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February 19, 2007 | by  | in Theatre |
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Theatre Venues

The low down on Wellington theatre.

Downstage

Corner Courtenay Place and Cambridge Terrace
www.downstage.co.nz

One of the two mainstream theatres in Wellington (the other being Circa), Downstage does roughly a show per month, with their yearly season usually including a Shakespeare/Chekhov, a NZ classic (something by Roger Hall) and ‘new plays’ (something successful in England or the US). They’ve recently put their prices up (from a standard $15) to $18 – $25, with a two-hour standby. Always bring your student card when you pick up your tickets

Circa

1 Taranaki Street (on the waterfront next to Te Papa)
www.circa.co.nz

Circa has two theatres; the ‘Mainstage’, which shows a similar fare to Downstage, and the recently renamed ‘Circa 2’ which shows work appealing to a younger audience. ‘Mainstage’ shows are $28 for students, or $18 if you manage to pick up a ticket an hour before the show. ‘Circa 2’ prices can vary, although in an effort to attract a younger crowd, under 25s are treated to a fl at rate of $20.

BATS

1 Kent Terrace
www.bats.co.nz

BATS showcases New Zealand work and new and experimental work. Focused around the major festivals (the Fringe Festival, Dance Your Socks Off, and the Young and Hungry Festival), they also run their own festival, STAB, which commissions daring new work by Kiwi writers. Prices are great value for students at $12 or $15. This is the place to go for cutting edge theatre at an excellent price.

St James

77-87 Courtenay Place
www.stjames.co.nz

The St James is an grand old theatre, usually staging productions by NZ Opera, the Royal New Zealand ballet, and travelling big-budget musicals. Opposite on Manners Street is the Opera House, a slightly smaller venue that hosts international comedy acts and musicals. Bookings through Ticketek, prices $40 and up (way, way up).

Te Whaea

11 Hutchison Road, Newtown
www.tewhaea.org.nz

The national dance school and national drama school complex. The directing (or MTA) students direct their own projects in second-year, which usually makes for some exciting theatre. Tickets are normally $5 for students, or sometimes even just a koha.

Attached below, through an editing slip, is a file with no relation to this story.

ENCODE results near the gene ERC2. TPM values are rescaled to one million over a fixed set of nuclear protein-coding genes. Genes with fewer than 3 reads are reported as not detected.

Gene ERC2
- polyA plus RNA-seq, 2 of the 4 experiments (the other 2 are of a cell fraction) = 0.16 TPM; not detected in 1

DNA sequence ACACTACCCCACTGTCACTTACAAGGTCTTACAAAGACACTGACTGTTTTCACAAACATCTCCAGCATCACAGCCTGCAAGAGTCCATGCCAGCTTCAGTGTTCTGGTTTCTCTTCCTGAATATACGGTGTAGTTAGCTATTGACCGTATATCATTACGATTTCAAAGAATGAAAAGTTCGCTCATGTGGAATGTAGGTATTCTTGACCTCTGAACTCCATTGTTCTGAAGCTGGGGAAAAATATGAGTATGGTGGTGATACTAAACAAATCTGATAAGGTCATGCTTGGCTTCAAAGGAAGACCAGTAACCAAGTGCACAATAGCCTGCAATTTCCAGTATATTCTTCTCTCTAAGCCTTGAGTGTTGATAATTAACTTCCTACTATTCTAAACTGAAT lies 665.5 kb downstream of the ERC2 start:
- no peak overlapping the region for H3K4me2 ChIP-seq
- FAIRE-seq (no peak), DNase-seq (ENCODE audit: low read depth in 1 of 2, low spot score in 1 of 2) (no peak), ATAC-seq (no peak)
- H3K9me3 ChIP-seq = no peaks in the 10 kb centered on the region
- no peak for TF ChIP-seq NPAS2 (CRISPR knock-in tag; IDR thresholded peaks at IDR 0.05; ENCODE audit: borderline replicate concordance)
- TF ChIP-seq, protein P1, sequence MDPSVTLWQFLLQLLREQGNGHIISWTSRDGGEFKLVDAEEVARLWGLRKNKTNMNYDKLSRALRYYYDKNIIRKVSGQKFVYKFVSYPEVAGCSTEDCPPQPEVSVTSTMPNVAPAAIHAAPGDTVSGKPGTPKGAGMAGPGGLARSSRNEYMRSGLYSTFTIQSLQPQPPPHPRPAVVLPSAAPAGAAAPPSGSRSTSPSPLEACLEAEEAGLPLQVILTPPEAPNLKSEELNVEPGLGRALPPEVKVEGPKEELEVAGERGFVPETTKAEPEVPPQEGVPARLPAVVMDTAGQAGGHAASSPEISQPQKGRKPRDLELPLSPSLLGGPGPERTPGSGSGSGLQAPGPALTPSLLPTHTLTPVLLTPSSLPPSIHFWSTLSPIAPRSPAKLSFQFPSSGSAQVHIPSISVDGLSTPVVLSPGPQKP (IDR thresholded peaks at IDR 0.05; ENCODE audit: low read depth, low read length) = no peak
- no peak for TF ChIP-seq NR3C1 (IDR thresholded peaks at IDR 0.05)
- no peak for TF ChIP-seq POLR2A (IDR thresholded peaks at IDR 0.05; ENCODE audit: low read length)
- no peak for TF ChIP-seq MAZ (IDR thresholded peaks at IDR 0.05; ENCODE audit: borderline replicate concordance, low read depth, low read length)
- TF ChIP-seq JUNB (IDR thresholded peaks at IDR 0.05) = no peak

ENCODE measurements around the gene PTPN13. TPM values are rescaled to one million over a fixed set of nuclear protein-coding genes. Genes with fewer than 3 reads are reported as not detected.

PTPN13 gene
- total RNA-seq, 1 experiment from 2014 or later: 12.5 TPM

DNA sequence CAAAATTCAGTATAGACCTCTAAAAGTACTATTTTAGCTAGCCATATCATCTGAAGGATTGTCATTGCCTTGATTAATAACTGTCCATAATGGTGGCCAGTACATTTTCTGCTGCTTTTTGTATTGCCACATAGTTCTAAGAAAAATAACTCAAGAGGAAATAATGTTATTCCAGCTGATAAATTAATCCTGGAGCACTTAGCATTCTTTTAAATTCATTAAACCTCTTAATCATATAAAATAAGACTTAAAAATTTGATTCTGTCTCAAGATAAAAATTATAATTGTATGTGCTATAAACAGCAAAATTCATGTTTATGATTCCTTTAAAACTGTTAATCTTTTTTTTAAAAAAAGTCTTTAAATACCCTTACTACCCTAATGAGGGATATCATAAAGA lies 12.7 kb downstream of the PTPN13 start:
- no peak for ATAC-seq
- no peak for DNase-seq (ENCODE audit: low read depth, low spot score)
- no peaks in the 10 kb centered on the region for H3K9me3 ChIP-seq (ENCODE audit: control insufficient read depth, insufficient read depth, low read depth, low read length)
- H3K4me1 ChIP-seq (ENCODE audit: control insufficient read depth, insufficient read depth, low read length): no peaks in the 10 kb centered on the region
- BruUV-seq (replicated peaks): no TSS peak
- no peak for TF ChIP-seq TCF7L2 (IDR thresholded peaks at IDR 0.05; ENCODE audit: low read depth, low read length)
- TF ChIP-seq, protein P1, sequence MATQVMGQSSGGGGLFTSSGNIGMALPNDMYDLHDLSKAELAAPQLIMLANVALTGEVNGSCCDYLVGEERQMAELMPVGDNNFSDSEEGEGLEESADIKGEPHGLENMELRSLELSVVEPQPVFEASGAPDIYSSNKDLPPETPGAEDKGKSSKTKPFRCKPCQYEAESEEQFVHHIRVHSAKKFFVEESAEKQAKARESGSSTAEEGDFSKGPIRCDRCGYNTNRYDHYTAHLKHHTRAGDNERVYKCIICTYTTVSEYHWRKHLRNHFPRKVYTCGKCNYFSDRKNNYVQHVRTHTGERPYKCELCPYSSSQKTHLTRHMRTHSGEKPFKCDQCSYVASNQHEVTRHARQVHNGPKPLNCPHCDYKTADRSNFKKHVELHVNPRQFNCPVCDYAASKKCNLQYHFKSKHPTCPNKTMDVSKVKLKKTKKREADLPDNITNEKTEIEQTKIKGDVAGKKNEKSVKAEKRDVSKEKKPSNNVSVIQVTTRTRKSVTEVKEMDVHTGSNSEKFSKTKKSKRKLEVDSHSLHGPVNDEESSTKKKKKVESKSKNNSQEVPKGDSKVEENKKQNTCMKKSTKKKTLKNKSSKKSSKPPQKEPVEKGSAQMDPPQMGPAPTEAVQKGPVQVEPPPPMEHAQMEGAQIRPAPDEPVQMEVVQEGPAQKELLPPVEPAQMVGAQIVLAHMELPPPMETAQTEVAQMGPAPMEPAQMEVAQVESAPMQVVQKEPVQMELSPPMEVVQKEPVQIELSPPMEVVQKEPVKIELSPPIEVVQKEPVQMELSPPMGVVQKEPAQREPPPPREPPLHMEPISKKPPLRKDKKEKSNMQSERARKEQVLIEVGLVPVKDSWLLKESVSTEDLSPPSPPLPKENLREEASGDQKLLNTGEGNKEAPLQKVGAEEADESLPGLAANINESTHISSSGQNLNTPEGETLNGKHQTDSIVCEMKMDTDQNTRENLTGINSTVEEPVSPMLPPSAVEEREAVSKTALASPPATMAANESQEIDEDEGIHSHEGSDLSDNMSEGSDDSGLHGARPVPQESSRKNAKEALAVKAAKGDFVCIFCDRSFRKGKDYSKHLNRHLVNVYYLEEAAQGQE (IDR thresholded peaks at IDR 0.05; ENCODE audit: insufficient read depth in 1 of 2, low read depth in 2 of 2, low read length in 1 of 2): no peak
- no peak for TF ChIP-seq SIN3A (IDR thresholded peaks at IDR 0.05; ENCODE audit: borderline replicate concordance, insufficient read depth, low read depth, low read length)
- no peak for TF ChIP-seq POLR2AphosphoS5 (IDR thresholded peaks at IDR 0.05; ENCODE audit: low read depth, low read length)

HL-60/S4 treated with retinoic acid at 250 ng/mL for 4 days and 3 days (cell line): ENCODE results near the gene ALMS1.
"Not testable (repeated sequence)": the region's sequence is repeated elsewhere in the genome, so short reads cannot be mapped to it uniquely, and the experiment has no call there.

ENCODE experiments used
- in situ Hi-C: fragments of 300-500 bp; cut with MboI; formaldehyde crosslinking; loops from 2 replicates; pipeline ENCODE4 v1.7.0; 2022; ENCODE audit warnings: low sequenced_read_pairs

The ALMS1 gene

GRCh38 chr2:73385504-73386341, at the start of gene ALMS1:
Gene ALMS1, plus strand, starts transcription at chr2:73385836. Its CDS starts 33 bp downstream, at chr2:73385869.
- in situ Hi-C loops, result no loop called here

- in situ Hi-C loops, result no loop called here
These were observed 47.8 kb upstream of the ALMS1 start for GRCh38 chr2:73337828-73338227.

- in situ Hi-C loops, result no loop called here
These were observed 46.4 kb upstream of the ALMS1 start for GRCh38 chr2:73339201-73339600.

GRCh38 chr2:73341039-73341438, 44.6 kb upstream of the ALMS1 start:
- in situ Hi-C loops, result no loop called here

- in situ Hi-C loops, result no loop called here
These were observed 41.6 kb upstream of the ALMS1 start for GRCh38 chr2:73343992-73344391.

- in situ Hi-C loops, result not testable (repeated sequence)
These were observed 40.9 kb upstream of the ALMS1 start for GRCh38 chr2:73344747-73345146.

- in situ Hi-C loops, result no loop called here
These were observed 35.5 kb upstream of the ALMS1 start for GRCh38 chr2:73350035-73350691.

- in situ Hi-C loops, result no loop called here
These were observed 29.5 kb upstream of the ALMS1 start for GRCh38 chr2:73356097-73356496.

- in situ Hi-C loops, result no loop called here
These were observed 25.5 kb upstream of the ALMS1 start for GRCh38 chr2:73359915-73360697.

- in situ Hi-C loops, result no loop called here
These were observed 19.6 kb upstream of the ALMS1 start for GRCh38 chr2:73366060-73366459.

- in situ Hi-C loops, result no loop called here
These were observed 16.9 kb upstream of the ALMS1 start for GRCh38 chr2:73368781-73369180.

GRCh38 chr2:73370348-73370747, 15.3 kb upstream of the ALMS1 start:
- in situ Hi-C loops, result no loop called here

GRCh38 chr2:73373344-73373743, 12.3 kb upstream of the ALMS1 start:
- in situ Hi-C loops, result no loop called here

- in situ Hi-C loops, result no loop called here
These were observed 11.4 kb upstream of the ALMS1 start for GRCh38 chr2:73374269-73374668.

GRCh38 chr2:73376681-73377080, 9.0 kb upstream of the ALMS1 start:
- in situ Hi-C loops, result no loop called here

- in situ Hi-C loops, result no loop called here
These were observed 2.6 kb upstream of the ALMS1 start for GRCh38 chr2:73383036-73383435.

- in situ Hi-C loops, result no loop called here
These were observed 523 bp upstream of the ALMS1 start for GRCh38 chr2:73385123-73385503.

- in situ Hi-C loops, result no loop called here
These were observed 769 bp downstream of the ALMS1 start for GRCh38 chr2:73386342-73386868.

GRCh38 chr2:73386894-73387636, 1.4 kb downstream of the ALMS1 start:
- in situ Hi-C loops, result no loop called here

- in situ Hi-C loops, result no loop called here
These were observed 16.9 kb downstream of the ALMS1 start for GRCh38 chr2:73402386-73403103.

The Wellington Performing Arts Centre (WPAC)

36 Vivian Street
www.wpac.org.nz

Another training ground for young actors. Shows are often less publicised than Te Whaea’s shows, but you can see some exciting work there for just a few dollars.

Studio 77

77 Fairlie Terrace, Kelburn

Our very own theatre: Vic students put on several shows here throughout the year. The lack of commercial constraint in the acting environment can make for some rather experimental work. Bookings can be made on 463 5221.

Things to look forward to:

If you’re like me and plan the rest of your schedule around your theatre viewing, this section should help you out. I’ve selected my top picks from the programmes released by Circa, Downstage and Te Whaea.

The Graduate by Terry Johnson

Downstage 31 March – 28 April

The novel and the fi lm were both hits. Terry Johnson also wrote Hitchcock Blonde, which is fantastic. Plus, the excellent Julian Wilson will be starring in the title role. The Graduate is hilarious and hey, it’s iconic.

Uncle Vanya by Anton Chekhov

Circa 28 April – 2 June

Chekhov is the safest bet in the world for a hit show, and there’s a good reason for that. His writing borders on comic tragedy and his character observation is magnifi cent – enough to make even a cynic like myself feel a bit tender. So the story goes, “On a crumbling Russian country estate, Vanya, his niece Sonya, and the local doctor, Astrov, fi nd the calm of their lives thrown into disarray by the arrival of Vanya’s brother-in-law, an ailing professor, and his beautiful wife.” I can feel my heart moving already. No violins required.

Angels in America; Part 1: Millennium Approaches by Tony Kushner

Te Whaea 29 September – 6 October.

This is an absolutely classic play, for all the right reasons. Kushner mixed reality with fantasy, politics with humour, and managed to make having a giant angel in a serious play not seem ridiculous. It’s set in 1980s conservative New York, and through a raft of characters, the play tackles huge issues, including the AIDS crisis.

Top five ways to get cheap theatre tickets

• Review for Salient (I’m serious – opening nights, mingling with the stars, free tickets – if it sounds like you e-mail me at eleanorbishop@gmail.com)

• Be a starfucker and date an actor (start by hanging out at Matterhorn)

• Show up an hour beforehand at Circa or Downstage and pick up $18 tickets, or just go to BATS ($10/$12 for students normally)

• Read Salient theatre pages – I’ll endeavour to report weekly on cheap and exciting shows coming up and advise of any special student nights

• Go to London and spend on average £20 seeing a show ($60 NZ). Theatre in New Zealand will seem a lot cheaper when you get back.

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About the Author ()

Well hello there. Eleanor was the Theatre Editor in 2007, now she writes the Women's Column and just generally minces about the Salient office. Eleanor is currently an Honours student in Theatre (with a touch of gender). She also has a BCA in Marketing but she tries to keep that on the d-low (embarrassing, because she loves academic integrity and also perpetuating the myth that she's a tad bohemian). If you've got a gender agenda, woo her by taking her a BYO Malaysian. She lies, if you show any interest at all she'll probably tackle you in the street and force you to write a column.

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